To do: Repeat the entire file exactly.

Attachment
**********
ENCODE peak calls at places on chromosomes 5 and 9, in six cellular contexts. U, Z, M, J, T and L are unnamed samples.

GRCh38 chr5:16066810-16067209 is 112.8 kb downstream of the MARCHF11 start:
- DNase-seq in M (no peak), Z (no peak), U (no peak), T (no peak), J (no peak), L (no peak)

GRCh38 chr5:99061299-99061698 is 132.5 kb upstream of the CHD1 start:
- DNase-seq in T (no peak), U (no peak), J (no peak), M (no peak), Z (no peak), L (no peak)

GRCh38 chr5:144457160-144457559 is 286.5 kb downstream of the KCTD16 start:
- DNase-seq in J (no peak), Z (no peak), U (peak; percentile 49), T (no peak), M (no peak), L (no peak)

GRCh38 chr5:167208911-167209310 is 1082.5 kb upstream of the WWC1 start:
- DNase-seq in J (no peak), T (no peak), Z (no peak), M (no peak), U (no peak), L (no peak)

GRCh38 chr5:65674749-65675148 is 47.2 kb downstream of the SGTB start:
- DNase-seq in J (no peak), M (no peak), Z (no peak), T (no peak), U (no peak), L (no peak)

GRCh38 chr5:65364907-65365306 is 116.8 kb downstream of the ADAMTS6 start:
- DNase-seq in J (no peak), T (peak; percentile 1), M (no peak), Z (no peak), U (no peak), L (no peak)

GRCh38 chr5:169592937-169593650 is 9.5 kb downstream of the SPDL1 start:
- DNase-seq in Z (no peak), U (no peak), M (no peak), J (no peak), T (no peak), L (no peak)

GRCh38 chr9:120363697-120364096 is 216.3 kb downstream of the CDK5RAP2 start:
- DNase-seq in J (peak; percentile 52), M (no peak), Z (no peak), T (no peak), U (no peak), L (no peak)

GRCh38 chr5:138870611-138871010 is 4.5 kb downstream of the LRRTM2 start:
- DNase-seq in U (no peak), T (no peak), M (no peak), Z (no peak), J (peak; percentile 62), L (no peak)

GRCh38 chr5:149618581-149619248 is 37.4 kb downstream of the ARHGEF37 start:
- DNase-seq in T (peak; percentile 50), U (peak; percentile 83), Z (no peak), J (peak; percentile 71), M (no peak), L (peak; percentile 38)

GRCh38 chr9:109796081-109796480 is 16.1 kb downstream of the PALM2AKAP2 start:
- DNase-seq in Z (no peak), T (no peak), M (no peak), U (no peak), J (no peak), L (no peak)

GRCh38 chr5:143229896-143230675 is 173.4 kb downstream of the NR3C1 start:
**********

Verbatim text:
ENCODE peak calls at places on chromosomes 5 and 9, in six cellular contexts. U, Z, M, J, T and L are unnamed samples.

GRCh38 chr5:16066810-16067209 is 112.8 kb downstream of the MARCHF11 start:
- DNase-seq in M (no peak), Z (no peak), U (no peak), T (no peak), J (no peak), L (no peak)

GRCh38 chr5:99061299-99061698 is 132.5 kb upstream of the CHD1 start:
- DNase-seq in T (no peak), U (no peak), J (no peak), M (no peak), Z (no peak), L (no peak)

GRCh38 chr5:144457160-144457559 is 286.5 kb downstream of the KCTD16 start:
- DNase-seq in J (no peak), Z (no peak), U (peak; percentile 49), T (no peak), M (no peak), L (no peak)

GRCh38 chr5:167208911-167209310 is 1082.5 kb upstream of the WWC1 start:
- DNase-seq in J (no peak), T (no peak), Z (no peak), M (no peak), U (no peak), L (no peak)

GRCh38 chr5:65674749-65675148 is 47.2 kb downstream of the SGTB start:
- DNase-seq in J (no peak), M (no peak), Z (no peak), T (no peak), U (no peak), L (no peak)

GRCh38 chr5:65364907-65365306 is 116.8 kb downstream of the ADAMTS6 start:
- DNase-seq in J (no peak), T (peak; percentile 1), M (no peak), Z (no peak), U (no peak), L (no peak)

GRCh38 chr5:169592937-169593650 is 9.5 kb downstream of the SPDL1 start:
- DNase-seq in Z (no peak), U (no peak), M (no peak), J (no peak), T (no peak), L (no peak)

GRCh38 chr9:120363697-120364096 is 216.3 kb downstream of the CDK5RAP2 start:
- DNase-seq in J (peak; percentile 52), M (no peak), Z (no peak), T (no peak), U (no peak), L (no peak)

GRCh38 chr5:138870611-138871010 is 4.5 kb downstream of the LRRTM2 start:
- DNase-seq in U (no peak), T (no peak), M (no peak), Z (no peak), J (peak; percentile 62), L (no peak)

GRCh38 chr5:149618581-149619248 is 37.4 kb downstream of the ARHGEF37 start:
- DNase-seq in T (peak; percentile 50), U (peak; percentile 83), Z (no peak), J (peak; percentile 71), M (no peak), L (peak; percentile 38)

GRCh38 chr9:109796081-109796480 is 16.1 kb downstream of the PALM2AKAP2 start:
- DNase-seq in Z (no peak), T (no peak), M (no peak), U (no peak), J (no peak), L (no peak)

GRCh38 chr5:143229896-143230675 is 173.4 kb downstream of the NR3C1 start: